If you haven't been already, it's time to start thinking about the design of your home and what's changing in the new year.
As the gray trend, open shelving and massive lighting begin to make their bow, bursts of bold color, individualism, vintage furniture, irregular and imperfect and modernist curves are taking the stage.
"Colors are back in a big way, with plenty of trending colors to choose from," said Sharon McCormick of Sharon McCormick Designs. "Magenta, golds, reds, teal and earth tones are replacing the white and neutral interiors of the past decade. We are ready for the zest of vibrant colors."
To bring color into a room, consider painting the walls, getting a new rug, new pillows or some kind of fabric and accessories.
"Don't forget ceilings as an opportunity to use color," McCormick said. "Deep colors look even more compelling on walls or built-ins when lacquered."
In your kitchen, the time of gray and blue cabinets is going away while white mixed with lighter wood elements is coming in.
"Pieces of furniture used as kitchen islands, rather than cabinetry, add individualism and a way to bring the design aesthetic of nearby rooms into the kitchen," she said.
Quartz countertops are still trending. The light countertops can be contrasted with items such as a black stainless steel non-scratchable sink.
Another trend coming in are workstation sinks with built-in cutting boards, dish racks and multi-bowl sinks. This allows you to change the configuration to be able to prep and wash in one location.
In your bathroom, matte black is the star of 2023.
"Matte black is the 2023 standard bearer for bathroom plumbing fixtures and accessories," McCormick said. "Black is always chic and sophisticated. Spa-like bathrooms are still wildly popular, but graphic matte black is another way to go."
Blues in bathrooms have been popular for its watery appeal, but greens are beginning to take their place. Teals and turquoise are bolder choices for the new year.
Make sure to bring luxury into the bathroom. Warm amenities such as heated towel racks, warming drawers, heated floods, heated toilet seats and bathtubs with heated backs are all trending.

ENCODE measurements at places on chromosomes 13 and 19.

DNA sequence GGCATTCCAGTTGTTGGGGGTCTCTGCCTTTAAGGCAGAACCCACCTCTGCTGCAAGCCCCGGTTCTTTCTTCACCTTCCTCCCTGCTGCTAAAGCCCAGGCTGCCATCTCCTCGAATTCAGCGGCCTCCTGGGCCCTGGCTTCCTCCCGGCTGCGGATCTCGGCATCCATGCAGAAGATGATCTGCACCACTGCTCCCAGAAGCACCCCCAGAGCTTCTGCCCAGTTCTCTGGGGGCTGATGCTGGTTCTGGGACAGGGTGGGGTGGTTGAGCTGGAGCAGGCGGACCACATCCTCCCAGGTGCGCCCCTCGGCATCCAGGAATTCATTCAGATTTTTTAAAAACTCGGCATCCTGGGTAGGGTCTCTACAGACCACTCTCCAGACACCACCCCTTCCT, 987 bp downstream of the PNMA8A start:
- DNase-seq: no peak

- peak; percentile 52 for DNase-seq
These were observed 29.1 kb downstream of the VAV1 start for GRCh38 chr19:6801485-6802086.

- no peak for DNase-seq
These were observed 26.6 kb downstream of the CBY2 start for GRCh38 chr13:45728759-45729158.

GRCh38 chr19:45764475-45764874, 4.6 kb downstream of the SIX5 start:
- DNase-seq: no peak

As far as furniture in your home goes, curves and Art Deco are in.
"Rounded chairs and sofas lend themselves to more creative furniture arrangements," McCormick said.
Vintage finds, which have been popular during the pandemic, are still very much in style.
"Not only is it a socially conscious 'green' choice, but it's generally well-made, immediately available and often economically priced," she said. "The patina of the wood finishes lend a warmth and coziness that newer pieces may not."
As far as the overall feeling of your home, minimalism is out. Putting your own mark on your home with individualism, personalization and variety are in.
"Matching suites of furniture are passe," McCormick said. "It's time to pull out family heirlooms, unique pieces, collections and art to layer a room that is all yours."
Uniting the vintage furniture with an individual flare brings master craftsmanship into the home with more ornate furniture, rich wood tones and inlays replacing cookie cutter mass market pieces.
"Breakdown furniture made of materials that have plastic elements using petroleum are not sustainable and are made to be disposable in about five years only to pile up in landfills," McCormick said.
Also trending out are blingy interiors and modern farmhouse, paving the way for more subtle expressions of luxury and natural materials.
As you look at your home and ask yourself, what will the new year bring? Consider breaking from the mold and making your home yours. Put your stamp on it and have fun with color, textures and furniture.